Every woman has a story. It is the story who she was and what she was doing before that dreadful day. She was at her son’s soccer game. She was planning her daughter’s wedding. She had just accepted a promotion. She was celebrating her retirement. And then came the day. The day that created the line in the sand of her life. The day she heard the words: you have cancer.
Time stopped. The world swirled. The air was sucked out of the room. It was followed by months of hurry up and wait. The landmarks came and went: surgery day, first day of chemo, last day of radiation. All was choreographed; all was planned.
And the next big day arrives. The treatment is over, and the patient assumes her life will resume as it was before that dreadful day. Only it doesn’t. There are worries and pains and fears. Or maybe she must learn to live with her cancer, and all the sympathetic looks that come with that mantle.
As cancer survivors, we get all this. Nothing seems to fit and no one understands. We are not who we were before. So who are we now? What was it all for? What will fill the hole now that the diagnosis and treatment are over? What are we supposed to do?
We have been given extra time, whether it’s months or decades. And we have gained a wealth of experience. We could spend that time being angry and afraid. We could waste that wealth by trying to forget the experience. Or we could create a second act for our lives. A rebirth, using our time and experience to encourage the women who follow us on their own cancer journey, each with their own stories.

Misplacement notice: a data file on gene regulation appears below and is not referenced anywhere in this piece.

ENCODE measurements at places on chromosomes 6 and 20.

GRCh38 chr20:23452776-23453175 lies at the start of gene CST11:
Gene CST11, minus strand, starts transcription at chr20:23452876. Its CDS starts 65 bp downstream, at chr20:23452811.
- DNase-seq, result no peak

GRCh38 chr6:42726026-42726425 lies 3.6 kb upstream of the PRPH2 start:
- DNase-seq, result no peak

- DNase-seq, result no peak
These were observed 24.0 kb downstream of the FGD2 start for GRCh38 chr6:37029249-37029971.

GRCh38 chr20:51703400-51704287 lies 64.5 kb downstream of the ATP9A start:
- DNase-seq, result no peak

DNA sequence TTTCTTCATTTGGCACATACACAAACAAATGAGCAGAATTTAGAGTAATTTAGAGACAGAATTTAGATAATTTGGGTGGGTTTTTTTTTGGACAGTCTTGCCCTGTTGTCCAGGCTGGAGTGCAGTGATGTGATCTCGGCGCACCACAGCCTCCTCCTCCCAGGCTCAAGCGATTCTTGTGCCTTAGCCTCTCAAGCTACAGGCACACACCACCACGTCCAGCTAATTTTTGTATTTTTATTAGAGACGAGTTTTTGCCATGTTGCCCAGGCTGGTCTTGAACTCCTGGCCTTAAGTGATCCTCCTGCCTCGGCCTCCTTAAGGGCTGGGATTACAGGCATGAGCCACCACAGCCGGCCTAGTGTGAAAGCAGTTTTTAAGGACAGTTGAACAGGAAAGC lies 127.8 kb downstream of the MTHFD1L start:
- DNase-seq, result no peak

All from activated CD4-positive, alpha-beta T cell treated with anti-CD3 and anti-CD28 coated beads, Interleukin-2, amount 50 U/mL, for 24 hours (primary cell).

The idea that helping is healing is not a new one. Researchers have seen measurable health benefits among volunteers. One of the greatest benefits they’ve found is a drop in stress. And while a little stress keeps us on our toes, too much stress is the kind of thing that could let an opportunistic critter like cancer back in.
One more scientific tidbit. We women have a hormone called oxytocin. It’s the “feel good” hormone that gets secreted during mothering activities and sex and any time we nurture. It stands to reason if you fill your time with nurturing others, you’ll feel better and have less time to feel badly about situations in your own life.
It doesn’t have to be anything large or sweeping. It can be a bake sale, a phone call, a knowing smile directed at a frail, bald woman. It can be a listening ear or a foundation or a race team raising money. The size doesn’t matter. The doing does.
My co-founder in the Women Survivors Alliance, Karen Shayne, and I felt compelled to create this organization. We’re driven, actually, to touch as many women survivors as we humanly can. We believe if our message of sisterhood reaches just one woman a day, it’s a good day. If we help one woman a day, it’s a perfect day. It’s our second act.
What’s yours? Write about it. Send it to us. Fill the blessing of extra days you’ve been given helping another woman survivor.